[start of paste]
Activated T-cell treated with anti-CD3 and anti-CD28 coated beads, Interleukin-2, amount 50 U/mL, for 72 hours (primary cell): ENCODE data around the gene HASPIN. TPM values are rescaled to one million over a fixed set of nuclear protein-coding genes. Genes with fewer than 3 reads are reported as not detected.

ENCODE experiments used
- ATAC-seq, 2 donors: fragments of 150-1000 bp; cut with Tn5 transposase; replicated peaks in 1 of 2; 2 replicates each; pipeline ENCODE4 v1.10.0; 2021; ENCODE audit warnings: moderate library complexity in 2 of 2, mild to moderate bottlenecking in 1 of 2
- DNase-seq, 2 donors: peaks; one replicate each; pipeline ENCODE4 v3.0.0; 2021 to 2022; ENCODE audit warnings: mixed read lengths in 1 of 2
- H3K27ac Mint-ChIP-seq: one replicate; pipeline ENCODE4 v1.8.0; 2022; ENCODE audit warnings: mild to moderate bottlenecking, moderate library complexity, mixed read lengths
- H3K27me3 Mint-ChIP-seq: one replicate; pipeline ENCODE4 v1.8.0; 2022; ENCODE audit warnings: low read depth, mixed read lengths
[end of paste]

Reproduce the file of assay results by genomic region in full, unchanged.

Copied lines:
Activated T-cell treated with anti-CD3 and anti-CD28 coated beads, Interleukin-2, amount 50 U/mL, for 72 hours (primary cell): ENCODE data around the gene HASPIN. TPM values are rescaled to one million over a fixed set of nuclear protein-coding genes. Genes with fewer than 3 reads are reported as not detected.

ENCODE experiments used
- ATAC-seq, 2 donors: fragments of 150-1000 bp; cut with Tn5 transposase; replicated peaks in 1 of 2; 2 replicates each; pipeline ENCODE4 v1.10.0; 2021; ENCODE audit warnings: moderate library complexity in 2 of 2, mild to moderate bottlenecking in 1 of 2
- DNase-seq, 2 donors: peaks; one replicate each; pipeline ENCODE4 v3.0.0; 2021 to 2022; ENCODE audit warnings: mixed read lengths in 1 of 2
- H3K27ac Mint-ChIP-seq: one replicate; pipeline ENCODE4 v1.8.0; 2022; ENCODE audit warnings: mild to moderate bottlenecking, moderate library complexity, mixed read lengths
- H3K27me3 Mint-ChIP-seq: one replicate; pipeline ENCODE4 v1.8.0; 2022; ENCODE audit warnings: low read depth, mixed read lengths